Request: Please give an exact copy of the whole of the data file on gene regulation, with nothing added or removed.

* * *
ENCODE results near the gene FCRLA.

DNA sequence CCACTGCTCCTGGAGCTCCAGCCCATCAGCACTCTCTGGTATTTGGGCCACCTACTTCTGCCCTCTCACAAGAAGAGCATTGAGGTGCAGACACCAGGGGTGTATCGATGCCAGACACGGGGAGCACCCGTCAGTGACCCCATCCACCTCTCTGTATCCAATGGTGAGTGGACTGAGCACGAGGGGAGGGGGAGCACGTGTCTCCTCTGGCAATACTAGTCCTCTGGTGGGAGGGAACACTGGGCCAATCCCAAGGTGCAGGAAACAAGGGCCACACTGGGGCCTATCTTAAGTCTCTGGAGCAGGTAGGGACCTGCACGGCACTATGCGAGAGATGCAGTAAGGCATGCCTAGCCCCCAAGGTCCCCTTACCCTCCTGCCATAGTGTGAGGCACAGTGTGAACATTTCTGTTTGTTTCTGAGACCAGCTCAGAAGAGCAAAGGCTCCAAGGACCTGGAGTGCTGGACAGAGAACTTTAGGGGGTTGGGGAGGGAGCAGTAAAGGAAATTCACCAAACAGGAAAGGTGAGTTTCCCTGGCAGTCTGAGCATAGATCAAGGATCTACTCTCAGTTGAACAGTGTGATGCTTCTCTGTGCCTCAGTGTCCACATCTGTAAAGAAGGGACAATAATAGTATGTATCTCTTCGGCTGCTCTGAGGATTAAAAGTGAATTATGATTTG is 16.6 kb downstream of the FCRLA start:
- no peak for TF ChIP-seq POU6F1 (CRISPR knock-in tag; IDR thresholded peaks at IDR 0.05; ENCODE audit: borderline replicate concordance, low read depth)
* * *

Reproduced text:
ENCODE results near the gene FCRLA.

DNA sequence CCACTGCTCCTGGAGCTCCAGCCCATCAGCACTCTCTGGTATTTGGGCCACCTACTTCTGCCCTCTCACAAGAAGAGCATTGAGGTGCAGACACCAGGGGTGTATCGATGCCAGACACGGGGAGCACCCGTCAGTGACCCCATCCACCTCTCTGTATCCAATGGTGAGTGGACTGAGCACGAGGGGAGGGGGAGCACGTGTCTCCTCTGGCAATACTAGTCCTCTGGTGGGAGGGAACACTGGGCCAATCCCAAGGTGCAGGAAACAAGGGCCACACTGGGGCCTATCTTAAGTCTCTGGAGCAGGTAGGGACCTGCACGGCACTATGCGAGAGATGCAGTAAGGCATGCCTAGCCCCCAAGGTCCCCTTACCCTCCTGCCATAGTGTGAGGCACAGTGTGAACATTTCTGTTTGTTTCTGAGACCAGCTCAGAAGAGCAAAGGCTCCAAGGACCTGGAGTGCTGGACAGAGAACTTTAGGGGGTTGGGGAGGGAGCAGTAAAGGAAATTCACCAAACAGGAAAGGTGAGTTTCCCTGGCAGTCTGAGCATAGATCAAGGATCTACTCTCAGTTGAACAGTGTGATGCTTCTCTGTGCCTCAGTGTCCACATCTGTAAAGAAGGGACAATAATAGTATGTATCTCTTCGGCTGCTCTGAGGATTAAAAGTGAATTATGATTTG is 16.6 kb downstream of the FCRLA start:
- no peak for TF ChIP-seq POU6F1 (CRISPR knock-in tag; IDR thresholded peaks at IDR 0.05; ENCODE audit: borderline replicate concordance, low read depth)